People get their news through social media, there is no way of getting around that.  This has encouraged people to perceive shared content as truth.  Of course, anyone can post ANYTHING on social media, this content can go viral whether or not it is accurate. The Center for Media Literacy has developed five key concepts and questions for students to consider when viewing online information.  The complete list includes considering the author, format, audience, content and purpose. Although this is geared towards grade school students, these are questions worth asking at any age. The News Literacy Project also has a list of ten questions for Fake News Detection, the more red flags that exist, the more likely that the news is fake.

Both lists encourage readers to consider the source.  Authorship relates to who created the content, both the individual author and the organization that published the piece. Sharing content can make it difficult to determine the author. For instance, even if the headline says The New York Times (or another reputable news source), the information shared might be someone’s personal opinion, which makes it important to always determine both the source and the author of the piece.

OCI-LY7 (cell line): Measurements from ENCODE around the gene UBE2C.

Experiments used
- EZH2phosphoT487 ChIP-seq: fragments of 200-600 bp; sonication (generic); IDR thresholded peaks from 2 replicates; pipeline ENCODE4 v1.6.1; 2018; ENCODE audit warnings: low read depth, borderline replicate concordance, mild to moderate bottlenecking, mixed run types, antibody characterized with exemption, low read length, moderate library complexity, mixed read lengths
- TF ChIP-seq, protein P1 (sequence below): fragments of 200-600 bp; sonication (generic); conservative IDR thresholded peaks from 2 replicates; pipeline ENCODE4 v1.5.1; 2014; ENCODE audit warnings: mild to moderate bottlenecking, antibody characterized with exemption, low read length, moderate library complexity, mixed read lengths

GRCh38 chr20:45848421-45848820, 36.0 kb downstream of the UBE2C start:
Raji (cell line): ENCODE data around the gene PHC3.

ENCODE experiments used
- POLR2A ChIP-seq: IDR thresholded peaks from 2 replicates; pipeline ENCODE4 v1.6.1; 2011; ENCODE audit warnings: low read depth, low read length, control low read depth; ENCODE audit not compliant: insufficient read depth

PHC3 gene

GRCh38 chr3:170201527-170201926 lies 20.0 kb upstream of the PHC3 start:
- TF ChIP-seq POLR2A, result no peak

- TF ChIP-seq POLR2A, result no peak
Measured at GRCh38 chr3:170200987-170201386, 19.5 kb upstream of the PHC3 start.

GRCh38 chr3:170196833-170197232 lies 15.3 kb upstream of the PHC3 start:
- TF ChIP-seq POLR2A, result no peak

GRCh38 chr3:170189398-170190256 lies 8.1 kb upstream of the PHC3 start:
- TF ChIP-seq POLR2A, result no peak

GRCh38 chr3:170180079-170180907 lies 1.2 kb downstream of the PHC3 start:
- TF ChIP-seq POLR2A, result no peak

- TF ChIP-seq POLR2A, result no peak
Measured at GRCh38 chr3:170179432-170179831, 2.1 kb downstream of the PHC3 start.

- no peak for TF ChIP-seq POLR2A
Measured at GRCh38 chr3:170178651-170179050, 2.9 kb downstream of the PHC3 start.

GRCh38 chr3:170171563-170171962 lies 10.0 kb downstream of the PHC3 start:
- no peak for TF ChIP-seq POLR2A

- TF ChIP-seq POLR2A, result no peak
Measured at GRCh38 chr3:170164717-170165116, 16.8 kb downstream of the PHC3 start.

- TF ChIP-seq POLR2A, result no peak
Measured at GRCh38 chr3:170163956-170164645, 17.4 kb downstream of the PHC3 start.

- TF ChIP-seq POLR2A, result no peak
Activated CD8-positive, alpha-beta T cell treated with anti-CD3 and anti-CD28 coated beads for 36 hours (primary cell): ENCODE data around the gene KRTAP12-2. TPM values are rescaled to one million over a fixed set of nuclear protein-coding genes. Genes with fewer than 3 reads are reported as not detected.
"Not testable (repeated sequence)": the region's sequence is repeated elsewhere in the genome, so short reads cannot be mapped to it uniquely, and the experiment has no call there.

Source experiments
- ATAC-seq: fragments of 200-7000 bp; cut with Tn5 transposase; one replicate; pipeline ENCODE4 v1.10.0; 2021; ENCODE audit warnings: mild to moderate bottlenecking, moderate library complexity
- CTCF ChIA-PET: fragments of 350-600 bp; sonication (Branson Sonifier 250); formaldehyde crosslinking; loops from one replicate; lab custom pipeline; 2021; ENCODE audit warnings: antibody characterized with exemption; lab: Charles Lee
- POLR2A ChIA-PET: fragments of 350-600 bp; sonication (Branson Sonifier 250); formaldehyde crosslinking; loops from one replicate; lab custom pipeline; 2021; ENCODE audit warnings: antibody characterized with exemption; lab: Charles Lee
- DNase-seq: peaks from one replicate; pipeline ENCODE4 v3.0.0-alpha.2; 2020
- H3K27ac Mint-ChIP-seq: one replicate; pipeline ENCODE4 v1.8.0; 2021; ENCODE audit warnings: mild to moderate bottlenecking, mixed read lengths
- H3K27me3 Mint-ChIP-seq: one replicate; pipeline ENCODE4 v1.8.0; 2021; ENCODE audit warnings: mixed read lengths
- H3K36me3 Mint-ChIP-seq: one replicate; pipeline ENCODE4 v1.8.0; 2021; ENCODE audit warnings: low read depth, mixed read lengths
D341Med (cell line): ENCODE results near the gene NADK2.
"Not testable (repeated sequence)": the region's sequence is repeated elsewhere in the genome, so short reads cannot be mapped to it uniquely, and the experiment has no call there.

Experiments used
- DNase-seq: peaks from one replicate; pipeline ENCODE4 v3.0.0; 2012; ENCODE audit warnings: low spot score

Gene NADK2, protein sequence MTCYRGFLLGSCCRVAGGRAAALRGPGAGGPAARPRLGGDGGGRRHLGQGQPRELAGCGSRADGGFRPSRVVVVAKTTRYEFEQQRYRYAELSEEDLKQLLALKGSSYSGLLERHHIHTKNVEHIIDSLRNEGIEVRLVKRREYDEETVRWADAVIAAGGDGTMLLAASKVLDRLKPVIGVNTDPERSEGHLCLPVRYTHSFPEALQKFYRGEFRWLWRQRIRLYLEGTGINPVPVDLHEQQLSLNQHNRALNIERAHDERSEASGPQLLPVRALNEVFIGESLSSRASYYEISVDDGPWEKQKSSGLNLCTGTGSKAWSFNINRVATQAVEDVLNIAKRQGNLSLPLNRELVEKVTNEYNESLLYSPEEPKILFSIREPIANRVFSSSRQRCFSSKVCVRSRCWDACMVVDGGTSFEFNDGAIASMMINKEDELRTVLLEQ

Some news outlets blur the lines, the Huffington Post (HuffPost), for example is a news aggregator, as well as a community of contributors posting satire pieces like guides to racism and mock presidential Pinterest pages. Someone with an understanding of the source is better equipped to recognize the joke, but if shared on Facebook out of context, this is much harder to discern.  In addition to the author, the content is an important consideration. Whether or not the subject is believable- some stories are so outlandish that they can be dismissed straightaway, but others like the pope endorsing President Trump (then President elect) might be true and require additional research.